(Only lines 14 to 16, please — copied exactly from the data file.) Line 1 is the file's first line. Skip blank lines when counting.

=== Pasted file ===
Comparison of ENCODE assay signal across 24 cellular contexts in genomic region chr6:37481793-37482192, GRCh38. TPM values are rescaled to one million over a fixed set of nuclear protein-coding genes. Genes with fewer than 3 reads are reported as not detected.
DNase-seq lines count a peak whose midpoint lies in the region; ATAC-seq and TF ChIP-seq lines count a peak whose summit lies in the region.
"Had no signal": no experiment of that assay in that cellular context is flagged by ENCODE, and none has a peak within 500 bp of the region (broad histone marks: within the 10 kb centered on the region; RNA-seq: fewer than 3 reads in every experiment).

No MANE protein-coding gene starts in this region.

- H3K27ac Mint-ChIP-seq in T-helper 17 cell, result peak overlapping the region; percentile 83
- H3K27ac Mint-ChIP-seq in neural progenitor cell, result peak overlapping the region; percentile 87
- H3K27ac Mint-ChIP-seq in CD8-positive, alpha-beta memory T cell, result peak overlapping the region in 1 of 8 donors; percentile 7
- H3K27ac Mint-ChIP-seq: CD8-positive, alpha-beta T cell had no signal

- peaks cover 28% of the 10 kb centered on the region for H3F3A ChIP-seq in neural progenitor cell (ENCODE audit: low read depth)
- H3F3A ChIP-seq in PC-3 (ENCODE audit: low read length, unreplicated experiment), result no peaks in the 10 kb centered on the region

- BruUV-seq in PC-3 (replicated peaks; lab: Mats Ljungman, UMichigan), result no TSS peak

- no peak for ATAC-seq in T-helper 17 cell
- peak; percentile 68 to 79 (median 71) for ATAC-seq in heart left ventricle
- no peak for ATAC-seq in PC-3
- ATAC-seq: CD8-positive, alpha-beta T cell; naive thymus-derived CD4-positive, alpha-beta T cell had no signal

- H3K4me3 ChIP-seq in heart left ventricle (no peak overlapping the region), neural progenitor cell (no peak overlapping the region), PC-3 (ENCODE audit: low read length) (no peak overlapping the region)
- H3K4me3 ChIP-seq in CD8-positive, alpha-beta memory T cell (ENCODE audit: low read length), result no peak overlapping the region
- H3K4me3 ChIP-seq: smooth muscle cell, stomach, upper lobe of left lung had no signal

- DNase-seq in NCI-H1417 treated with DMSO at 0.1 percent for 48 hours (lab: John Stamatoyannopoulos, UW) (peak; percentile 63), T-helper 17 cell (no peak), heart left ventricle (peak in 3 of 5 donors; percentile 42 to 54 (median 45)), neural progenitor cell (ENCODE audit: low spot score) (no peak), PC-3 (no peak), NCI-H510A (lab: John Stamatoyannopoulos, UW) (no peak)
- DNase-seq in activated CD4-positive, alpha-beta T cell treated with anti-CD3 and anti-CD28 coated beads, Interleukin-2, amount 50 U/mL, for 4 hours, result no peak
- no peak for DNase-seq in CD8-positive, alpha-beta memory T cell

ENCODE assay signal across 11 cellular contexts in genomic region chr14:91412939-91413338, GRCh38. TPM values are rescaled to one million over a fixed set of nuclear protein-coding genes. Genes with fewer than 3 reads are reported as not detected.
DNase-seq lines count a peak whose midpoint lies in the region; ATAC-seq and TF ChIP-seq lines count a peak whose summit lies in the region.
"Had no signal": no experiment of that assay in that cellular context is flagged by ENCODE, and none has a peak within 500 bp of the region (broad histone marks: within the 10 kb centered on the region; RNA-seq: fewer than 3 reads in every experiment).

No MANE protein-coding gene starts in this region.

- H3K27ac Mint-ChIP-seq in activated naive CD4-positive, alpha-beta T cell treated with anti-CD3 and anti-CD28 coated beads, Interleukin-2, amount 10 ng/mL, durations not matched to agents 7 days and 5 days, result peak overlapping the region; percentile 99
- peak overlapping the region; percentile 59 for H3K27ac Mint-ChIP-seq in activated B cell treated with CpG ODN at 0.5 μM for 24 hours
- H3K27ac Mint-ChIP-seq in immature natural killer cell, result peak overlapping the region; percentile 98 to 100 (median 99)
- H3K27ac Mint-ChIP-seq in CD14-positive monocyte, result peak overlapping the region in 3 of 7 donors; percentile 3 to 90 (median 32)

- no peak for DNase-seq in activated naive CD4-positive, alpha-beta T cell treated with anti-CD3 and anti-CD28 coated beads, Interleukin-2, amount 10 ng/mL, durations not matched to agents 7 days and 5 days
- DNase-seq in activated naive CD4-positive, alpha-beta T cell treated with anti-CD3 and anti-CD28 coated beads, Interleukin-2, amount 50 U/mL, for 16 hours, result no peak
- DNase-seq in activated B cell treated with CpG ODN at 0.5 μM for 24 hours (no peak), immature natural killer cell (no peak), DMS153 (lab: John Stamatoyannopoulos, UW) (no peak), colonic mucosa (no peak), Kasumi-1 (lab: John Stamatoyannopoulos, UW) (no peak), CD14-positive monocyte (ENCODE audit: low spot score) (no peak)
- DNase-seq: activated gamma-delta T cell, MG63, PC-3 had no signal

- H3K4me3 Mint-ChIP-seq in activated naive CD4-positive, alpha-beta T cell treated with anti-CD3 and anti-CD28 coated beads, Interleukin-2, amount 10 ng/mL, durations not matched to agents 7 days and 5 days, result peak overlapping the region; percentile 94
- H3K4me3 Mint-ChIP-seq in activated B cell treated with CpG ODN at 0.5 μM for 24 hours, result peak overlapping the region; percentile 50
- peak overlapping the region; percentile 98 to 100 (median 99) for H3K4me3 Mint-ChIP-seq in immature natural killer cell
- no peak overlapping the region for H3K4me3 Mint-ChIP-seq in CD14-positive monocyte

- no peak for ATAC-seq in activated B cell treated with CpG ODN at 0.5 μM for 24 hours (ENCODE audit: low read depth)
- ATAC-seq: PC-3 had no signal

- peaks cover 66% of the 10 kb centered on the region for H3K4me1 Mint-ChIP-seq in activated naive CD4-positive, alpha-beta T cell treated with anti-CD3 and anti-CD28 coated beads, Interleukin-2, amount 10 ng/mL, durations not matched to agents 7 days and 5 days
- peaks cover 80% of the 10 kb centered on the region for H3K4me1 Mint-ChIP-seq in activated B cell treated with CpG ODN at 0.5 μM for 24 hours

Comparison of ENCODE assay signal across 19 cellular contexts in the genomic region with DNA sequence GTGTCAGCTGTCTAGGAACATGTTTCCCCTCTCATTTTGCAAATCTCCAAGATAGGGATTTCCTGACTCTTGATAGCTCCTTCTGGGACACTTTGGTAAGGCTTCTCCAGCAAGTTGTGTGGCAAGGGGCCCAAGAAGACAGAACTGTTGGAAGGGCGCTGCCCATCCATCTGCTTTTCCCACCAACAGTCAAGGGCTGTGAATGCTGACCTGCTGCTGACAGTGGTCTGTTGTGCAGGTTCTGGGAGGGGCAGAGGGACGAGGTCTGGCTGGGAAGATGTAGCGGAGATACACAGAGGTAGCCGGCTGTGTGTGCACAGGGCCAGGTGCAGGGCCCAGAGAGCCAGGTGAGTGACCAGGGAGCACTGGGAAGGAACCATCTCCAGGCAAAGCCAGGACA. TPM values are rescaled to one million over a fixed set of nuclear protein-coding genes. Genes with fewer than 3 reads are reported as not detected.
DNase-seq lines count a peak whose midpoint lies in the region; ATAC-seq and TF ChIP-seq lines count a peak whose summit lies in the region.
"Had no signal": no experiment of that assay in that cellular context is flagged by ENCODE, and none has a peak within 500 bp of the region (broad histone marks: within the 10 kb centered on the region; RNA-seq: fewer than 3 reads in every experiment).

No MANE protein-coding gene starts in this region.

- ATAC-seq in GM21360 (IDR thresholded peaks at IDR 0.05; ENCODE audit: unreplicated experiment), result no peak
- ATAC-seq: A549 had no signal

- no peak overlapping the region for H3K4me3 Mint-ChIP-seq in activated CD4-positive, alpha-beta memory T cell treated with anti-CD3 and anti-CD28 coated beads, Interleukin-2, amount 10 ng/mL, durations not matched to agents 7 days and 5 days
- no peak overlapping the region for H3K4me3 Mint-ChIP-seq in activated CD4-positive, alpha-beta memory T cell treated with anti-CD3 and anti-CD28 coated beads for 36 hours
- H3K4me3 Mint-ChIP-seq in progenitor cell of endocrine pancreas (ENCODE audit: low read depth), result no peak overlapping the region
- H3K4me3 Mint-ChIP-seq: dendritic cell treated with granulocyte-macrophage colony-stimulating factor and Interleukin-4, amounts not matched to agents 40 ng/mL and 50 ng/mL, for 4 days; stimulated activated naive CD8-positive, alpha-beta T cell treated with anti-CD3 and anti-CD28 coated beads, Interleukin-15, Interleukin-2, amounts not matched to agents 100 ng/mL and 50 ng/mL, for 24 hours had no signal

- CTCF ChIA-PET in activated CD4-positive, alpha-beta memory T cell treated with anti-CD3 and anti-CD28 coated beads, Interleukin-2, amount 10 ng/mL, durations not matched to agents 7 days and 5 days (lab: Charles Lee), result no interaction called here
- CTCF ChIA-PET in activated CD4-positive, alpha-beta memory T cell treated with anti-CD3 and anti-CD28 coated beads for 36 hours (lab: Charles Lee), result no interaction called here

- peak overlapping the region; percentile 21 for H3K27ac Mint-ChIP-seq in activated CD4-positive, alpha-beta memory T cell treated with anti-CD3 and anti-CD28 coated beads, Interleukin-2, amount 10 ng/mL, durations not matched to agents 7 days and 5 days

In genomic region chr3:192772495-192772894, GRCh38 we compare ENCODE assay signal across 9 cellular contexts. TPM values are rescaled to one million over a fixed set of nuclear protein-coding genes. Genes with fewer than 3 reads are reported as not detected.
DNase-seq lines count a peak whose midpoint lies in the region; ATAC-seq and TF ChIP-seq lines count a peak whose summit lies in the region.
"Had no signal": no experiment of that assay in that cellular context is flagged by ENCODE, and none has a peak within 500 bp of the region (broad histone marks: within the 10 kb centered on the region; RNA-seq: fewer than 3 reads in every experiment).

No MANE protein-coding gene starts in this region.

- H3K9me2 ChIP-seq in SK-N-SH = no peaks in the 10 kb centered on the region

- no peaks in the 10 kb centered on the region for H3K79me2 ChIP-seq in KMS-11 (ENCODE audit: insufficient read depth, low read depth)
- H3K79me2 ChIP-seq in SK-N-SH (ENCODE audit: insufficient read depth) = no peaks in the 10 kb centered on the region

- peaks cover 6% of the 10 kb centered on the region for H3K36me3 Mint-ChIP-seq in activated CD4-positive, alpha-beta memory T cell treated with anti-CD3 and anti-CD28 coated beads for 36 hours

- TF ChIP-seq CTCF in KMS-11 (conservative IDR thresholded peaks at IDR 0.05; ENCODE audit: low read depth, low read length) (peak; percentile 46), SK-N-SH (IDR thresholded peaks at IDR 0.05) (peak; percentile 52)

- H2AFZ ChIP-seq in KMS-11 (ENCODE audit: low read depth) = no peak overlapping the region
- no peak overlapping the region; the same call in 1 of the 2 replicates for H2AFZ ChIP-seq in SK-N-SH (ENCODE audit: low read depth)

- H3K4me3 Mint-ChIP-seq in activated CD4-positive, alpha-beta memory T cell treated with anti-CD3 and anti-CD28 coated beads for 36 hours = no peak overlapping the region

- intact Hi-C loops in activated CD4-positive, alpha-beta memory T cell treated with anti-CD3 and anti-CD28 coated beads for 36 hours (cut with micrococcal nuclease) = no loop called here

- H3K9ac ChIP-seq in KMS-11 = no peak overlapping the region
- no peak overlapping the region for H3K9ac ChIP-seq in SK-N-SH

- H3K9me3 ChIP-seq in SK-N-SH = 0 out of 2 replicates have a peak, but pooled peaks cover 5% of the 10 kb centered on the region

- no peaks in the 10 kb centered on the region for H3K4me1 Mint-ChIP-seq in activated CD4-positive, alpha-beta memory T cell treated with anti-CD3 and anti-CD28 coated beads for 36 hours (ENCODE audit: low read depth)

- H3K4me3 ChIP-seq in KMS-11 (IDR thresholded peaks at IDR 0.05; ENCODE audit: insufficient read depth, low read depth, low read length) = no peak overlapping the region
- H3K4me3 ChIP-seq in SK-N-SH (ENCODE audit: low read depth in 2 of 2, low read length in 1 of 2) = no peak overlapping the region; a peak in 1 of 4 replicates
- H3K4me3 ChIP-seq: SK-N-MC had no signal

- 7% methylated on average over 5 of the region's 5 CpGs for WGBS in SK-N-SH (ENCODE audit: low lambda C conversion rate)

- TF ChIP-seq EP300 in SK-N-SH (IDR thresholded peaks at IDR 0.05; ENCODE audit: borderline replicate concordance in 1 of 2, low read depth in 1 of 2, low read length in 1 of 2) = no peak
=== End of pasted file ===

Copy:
- no peak for ATAC-seq in PC-3
- ATAC-seq: CD8-positive, alpha-beta T cell; naive thymus-derived CD4-positive, alpha-beta T cell had no signal

- H3K4me3 ChIP-seq in heart left ventricle (no peak overlapping the region), neural progenitor cell (no peak overlapping the region), PC-3 (ENCODE audit: low read length) (no peak overlapping the region)